Innovation came to their rescue in the form of Control Alt Delete, a crowdfunded gig founded by Nikhil Udupa and Himanshu Vaswani that allows people to pay what they can to see artists they love. With a whole stage out of 5 dedicated to metal bands, there were over 1500 people who had access to live music without burning holes in their pockets. Control Alt Delete reported that although they raised Rs.16,12,885, they still incurred a loss of Rs. 22,883 at the end of the show. On the bright side, only 2 out of their 10 editions incurred a loss. The incidence of success is what kept them going with a belief that this model works, Nikhil added.
What Control Alt Delete has shown us is that there is a community willing to pay to listen to music they like, and so much more. “We saw a community who could contribute not just by money and ticketing but also with skill and time. Losses have been covered by us but thankfully they haven’t been tremendous or crippling (you can check the accounts section, all costs are shared publicly). It’s always delivered a great experience and we still hope to take it to newer cities soon,” Nikhil tells us. But where does that leave the sustainability of live music in India in the case of people who choose not to incur the losses–will it ever be able to stand on its own two legs?
III. Do Artists Hold The Key?
While venues, audiences, or a lack thereof, are someof the key elements of a much larger musical ecosystem, the artists have more power to wield influence in this space than they care to realise or admit, most often. It is extremely important for live artists to be good performers to have a successful career. “Concerts accounted for 55.5% of the music business review (according to a PricewaterhouseCoopers study in 2010), more than digital and physical music sales combined. Since venues are limited and understandably reluctant to re-book the same musicians frequently, musicians often go a while between shows in front of a feedback loop that an audience provides. No one starts good, and if no one gets good, no one stays good” Arul explains, highlighting a key issue within the loop that is the live music scene in India.
There’s also the matter of artists committing to deliver to audiences. Aswekeepsearching is one of the bands that both understands and perpetuates the importance of touring live. Given that the indie music community is the size of a thumb nail, it was all about reaching into that community and staying there. The timing of their second EP release couldn’t have been better - it was at a time when post-rock was actually being spoken about in India, what with Mogwai and Explosions in the Sky coming to India. That, along with their conviction to constantly be on tour deemed them the next big thing - something that only happens when gigs are revered.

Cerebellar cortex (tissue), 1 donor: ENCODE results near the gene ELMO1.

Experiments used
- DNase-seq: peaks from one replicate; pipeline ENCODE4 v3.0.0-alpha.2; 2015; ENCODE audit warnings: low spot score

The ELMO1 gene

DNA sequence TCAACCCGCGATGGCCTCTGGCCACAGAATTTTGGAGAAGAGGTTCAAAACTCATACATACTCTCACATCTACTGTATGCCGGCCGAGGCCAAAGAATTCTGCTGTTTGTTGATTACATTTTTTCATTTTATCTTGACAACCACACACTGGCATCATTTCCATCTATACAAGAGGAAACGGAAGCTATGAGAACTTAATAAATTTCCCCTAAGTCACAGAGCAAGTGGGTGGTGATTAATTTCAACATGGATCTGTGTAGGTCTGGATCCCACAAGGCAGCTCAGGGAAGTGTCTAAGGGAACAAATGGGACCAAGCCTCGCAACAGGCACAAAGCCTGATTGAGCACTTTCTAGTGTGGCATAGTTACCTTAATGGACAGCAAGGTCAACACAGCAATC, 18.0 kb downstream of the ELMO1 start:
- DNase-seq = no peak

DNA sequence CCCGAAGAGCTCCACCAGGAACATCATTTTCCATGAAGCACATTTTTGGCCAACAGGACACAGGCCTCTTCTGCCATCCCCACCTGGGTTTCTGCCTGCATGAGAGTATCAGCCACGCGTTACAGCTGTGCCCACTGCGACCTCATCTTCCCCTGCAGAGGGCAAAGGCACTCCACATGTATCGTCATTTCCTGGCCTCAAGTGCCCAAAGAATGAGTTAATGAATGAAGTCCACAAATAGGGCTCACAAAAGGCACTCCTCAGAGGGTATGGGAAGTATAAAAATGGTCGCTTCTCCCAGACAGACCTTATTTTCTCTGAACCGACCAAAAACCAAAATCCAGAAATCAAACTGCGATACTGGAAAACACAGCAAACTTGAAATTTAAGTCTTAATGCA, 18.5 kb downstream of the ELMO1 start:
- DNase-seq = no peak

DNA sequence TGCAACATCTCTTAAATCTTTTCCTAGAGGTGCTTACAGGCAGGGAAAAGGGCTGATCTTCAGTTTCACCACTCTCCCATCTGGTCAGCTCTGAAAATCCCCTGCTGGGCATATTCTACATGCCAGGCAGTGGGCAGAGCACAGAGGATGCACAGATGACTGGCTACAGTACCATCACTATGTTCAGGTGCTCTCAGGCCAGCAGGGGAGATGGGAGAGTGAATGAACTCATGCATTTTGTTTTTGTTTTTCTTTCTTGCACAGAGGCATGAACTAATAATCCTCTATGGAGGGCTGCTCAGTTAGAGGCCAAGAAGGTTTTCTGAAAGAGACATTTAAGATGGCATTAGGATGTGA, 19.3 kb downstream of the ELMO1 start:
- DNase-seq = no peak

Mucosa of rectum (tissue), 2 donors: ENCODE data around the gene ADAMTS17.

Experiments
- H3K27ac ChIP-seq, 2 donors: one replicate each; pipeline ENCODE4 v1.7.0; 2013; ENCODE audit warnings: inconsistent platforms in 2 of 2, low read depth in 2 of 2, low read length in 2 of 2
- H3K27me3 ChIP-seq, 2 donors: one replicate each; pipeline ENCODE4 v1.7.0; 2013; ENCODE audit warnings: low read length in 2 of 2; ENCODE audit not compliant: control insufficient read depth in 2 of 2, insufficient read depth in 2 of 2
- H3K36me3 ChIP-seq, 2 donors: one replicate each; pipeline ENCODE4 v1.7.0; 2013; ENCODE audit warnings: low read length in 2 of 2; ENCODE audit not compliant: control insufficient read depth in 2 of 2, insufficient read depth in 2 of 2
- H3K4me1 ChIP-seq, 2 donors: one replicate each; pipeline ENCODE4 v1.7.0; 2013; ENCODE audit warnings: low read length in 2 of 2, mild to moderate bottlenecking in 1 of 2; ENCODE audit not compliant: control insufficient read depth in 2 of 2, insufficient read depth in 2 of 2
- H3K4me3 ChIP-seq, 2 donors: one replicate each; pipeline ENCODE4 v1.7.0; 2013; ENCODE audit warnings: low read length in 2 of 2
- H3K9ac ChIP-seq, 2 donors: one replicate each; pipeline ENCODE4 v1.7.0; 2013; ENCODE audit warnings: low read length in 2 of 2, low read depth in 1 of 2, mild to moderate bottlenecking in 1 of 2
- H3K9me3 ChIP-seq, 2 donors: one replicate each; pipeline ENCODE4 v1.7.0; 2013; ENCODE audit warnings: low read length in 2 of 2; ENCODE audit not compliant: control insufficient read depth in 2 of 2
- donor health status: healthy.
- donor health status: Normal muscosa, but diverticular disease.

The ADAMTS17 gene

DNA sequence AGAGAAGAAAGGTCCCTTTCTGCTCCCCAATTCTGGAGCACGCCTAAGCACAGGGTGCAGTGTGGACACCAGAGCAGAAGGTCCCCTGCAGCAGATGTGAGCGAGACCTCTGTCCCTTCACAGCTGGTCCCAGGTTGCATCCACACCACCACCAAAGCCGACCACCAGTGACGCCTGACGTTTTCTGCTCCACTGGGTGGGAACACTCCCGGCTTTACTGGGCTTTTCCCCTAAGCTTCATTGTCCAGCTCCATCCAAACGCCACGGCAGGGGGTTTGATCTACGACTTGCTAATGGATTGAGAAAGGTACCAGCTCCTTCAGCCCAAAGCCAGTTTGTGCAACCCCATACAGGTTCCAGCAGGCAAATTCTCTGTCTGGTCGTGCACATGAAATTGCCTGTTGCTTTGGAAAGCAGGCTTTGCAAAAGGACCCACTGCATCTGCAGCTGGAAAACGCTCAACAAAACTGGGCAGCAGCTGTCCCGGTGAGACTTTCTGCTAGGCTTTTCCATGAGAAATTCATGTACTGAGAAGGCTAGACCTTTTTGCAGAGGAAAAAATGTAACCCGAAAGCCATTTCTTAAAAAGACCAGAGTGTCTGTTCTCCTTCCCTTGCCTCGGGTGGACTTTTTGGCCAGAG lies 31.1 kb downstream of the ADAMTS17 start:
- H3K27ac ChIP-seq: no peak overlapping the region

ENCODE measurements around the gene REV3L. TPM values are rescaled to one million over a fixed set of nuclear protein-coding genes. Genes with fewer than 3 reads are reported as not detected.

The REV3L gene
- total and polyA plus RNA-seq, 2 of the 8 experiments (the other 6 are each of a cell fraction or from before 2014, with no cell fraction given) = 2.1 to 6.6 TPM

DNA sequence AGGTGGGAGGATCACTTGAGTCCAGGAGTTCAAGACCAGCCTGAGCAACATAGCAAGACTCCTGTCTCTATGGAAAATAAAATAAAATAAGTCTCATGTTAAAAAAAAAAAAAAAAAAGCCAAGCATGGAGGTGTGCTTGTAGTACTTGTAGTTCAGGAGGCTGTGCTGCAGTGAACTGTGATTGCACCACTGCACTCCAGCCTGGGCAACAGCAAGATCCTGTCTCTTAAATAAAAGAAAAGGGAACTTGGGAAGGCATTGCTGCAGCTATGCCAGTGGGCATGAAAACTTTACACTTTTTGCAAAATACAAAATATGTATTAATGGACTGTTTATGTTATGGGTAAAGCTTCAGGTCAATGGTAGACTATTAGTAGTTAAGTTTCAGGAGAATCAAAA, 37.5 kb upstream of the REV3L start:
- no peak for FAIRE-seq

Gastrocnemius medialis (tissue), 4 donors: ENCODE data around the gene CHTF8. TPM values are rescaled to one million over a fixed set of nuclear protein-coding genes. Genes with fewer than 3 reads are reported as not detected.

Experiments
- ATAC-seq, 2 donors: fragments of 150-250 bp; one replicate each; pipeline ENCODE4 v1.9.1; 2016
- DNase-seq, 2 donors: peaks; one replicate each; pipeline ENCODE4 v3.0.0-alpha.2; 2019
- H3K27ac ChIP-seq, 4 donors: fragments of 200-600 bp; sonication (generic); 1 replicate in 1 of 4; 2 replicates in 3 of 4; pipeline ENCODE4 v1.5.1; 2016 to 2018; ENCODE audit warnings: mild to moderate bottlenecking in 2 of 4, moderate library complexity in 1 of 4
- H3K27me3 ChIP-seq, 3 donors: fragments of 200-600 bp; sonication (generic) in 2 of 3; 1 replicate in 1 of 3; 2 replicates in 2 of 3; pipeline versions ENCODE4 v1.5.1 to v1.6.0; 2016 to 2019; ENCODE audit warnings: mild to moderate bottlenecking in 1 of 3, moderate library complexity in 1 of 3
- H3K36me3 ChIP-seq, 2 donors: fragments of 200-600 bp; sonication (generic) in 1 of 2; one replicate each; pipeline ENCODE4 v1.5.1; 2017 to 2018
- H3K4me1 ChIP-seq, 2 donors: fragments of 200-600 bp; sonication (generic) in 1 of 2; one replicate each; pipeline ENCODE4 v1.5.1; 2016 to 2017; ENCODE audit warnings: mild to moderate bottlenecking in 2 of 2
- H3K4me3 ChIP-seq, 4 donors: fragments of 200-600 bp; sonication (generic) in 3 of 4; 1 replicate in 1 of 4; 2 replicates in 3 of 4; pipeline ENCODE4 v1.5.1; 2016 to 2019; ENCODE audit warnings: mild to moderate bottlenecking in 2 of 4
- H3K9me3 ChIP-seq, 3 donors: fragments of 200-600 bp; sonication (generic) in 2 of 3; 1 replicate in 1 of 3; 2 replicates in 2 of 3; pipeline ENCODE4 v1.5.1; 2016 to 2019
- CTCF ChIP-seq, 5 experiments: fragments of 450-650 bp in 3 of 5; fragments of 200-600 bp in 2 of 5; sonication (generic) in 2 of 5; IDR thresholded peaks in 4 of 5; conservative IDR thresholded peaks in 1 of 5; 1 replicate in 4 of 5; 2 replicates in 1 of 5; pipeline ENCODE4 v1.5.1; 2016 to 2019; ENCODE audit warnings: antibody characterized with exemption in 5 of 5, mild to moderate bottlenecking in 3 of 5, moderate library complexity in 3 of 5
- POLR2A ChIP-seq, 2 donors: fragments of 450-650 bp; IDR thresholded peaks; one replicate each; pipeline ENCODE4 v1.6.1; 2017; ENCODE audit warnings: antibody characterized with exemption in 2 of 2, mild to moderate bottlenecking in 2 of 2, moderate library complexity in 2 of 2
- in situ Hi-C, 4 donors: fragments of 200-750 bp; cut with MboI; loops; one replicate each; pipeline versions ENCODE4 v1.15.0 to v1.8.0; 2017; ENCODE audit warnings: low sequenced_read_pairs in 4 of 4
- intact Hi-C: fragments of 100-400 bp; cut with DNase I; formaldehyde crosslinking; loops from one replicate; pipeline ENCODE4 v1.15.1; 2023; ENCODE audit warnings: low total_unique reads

As Akhil Sood writes, “A great deal of attention is placed on the art of performing live, from how they look and behave onstage to the entire presentation of the set. A core team travels with them, handling videos, live sound, social media outreach, the works.” Not to mention, they went all out on creating promotional merch - the importance of which this four piece band realised early on in the game. “Merchandising is branding. Nothing is more important than branding,” Uddipan Sarmah recounts. When asked about the responsibility a band holds to get their music heard, Uddipan succinctly explains that the first step is to write new music. “When done, produce it to make best sounding record. Top it up with some amazing merchandise. Finally travel to play the music. Music is all about travel, the experiences” he sums up easily.
Sahil Vasudeva is another interesting live performer to take note of in this department. For one thing, he’s pushing the classical piano, a difficult sound to create space for in India’s Indie landscape, yet he is determined to do so. He’s even achieved some success with it. By combining other elements with his original compositionshe’s been finding ways to place his instrument in unconventional spaces. Sahil is testament to the fact that experimentation and conceptual elements are almost a necessity to engage with newer audiences.